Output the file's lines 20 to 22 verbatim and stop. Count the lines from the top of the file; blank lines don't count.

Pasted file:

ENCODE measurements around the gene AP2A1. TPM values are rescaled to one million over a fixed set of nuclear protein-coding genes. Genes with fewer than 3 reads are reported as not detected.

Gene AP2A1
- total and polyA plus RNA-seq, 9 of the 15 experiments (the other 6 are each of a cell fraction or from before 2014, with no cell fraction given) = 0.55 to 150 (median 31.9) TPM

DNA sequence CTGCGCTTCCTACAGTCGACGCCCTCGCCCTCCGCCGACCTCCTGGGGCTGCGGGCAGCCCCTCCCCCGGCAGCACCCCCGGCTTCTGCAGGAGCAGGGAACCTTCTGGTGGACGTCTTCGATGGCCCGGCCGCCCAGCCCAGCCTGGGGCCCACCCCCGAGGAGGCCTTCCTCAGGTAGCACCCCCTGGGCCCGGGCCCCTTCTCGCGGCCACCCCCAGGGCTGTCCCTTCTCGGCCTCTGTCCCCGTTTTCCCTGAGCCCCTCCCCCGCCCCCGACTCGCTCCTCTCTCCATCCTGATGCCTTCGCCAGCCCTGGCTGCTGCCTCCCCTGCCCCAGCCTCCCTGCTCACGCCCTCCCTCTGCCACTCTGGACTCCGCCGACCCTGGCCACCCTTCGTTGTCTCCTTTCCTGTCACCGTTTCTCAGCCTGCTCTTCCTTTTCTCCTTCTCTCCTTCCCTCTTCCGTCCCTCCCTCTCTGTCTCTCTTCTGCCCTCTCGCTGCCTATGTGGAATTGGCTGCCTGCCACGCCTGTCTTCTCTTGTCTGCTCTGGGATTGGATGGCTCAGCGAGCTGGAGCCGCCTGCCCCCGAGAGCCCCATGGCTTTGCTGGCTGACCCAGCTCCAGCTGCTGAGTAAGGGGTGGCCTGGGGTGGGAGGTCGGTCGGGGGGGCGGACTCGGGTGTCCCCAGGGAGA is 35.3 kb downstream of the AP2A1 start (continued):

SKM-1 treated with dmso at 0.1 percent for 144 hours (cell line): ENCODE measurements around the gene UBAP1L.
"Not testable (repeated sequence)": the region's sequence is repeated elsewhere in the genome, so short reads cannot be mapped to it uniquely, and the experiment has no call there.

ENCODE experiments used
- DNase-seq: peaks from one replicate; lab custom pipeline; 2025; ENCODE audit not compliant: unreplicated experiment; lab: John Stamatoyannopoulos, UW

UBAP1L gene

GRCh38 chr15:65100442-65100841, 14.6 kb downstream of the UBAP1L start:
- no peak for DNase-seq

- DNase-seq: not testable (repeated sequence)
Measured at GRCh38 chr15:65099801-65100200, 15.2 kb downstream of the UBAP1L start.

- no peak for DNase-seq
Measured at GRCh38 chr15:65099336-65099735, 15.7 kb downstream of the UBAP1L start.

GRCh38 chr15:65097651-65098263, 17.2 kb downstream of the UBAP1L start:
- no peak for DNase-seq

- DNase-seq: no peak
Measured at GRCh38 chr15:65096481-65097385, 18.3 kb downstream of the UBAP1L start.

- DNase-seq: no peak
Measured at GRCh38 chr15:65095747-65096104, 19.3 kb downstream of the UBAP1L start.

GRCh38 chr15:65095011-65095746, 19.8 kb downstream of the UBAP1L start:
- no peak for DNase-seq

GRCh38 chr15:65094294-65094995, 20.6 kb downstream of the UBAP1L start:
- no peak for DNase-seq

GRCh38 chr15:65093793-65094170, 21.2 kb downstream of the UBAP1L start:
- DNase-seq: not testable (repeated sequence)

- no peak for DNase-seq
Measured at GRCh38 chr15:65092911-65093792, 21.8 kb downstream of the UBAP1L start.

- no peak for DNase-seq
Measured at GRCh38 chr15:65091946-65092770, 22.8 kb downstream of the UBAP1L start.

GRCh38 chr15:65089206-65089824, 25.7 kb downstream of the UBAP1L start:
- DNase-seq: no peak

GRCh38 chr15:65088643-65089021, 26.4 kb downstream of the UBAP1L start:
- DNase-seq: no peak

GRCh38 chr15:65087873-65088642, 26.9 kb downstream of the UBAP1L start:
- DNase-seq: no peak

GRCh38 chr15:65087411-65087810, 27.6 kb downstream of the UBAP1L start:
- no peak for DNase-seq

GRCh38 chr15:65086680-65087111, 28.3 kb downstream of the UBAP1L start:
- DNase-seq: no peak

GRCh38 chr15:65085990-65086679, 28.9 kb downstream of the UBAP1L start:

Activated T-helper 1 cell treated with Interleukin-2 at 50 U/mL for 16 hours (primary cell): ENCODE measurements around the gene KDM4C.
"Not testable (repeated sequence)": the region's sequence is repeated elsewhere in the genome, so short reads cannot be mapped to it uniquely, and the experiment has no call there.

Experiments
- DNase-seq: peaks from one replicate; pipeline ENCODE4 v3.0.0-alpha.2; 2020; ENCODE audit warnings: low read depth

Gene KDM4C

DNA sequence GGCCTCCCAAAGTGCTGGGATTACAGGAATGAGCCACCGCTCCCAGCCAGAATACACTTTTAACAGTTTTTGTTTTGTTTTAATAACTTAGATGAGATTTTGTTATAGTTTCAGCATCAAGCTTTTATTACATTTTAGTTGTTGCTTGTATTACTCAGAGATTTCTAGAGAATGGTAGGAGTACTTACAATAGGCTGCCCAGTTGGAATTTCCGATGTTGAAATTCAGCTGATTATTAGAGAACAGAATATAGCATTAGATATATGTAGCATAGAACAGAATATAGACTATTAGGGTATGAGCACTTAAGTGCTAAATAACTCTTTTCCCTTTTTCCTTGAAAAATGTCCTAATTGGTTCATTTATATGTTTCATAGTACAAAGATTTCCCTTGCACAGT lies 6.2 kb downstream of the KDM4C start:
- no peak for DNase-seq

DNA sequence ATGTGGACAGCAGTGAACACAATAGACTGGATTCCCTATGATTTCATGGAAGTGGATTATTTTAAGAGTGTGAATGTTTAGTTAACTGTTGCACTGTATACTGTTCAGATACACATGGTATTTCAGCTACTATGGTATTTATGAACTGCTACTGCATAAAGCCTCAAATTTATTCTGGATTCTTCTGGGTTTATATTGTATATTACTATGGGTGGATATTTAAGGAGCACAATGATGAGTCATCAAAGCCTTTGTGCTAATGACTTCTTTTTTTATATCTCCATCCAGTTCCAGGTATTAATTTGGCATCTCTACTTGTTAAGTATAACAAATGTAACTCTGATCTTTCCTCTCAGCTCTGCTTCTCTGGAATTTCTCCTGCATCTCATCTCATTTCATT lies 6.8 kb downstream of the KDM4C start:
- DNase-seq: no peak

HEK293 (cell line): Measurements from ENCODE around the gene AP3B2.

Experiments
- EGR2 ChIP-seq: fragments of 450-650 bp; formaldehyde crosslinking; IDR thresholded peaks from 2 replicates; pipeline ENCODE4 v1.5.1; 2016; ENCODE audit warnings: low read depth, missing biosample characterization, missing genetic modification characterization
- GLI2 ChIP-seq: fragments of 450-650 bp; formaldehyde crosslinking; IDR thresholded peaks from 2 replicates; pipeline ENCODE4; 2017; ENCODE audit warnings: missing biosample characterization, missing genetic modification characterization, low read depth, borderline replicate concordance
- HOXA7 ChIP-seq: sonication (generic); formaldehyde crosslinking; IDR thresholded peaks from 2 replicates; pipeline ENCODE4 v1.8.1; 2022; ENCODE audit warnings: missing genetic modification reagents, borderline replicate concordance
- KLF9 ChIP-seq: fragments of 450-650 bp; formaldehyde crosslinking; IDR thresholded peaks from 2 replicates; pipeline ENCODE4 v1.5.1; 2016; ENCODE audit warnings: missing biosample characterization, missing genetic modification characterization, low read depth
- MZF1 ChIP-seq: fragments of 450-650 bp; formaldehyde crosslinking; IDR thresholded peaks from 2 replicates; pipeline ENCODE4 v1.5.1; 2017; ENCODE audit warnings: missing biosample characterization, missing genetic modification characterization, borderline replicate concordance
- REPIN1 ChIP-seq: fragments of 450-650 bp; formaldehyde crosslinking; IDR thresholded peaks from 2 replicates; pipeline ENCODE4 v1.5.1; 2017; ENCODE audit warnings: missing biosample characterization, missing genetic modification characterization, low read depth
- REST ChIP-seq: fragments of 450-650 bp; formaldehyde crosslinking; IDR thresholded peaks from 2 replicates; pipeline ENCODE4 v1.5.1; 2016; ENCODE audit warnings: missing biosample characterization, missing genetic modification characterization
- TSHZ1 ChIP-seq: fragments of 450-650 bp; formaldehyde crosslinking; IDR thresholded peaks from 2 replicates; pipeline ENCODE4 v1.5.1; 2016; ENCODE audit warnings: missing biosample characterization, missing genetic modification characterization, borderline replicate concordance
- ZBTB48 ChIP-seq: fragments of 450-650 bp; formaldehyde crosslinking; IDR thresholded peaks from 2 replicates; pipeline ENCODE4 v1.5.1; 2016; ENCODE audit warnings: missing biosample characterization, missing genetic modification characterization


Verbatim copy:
- DNase-seq: no peak
Measured at GRCh38 chr15:65095747-65096104, 19.3 kb downstream of the UBAP1L start.

GRCh38 chr15:65095011-65095746, 19.8 kb downstream of the UBAP1L start: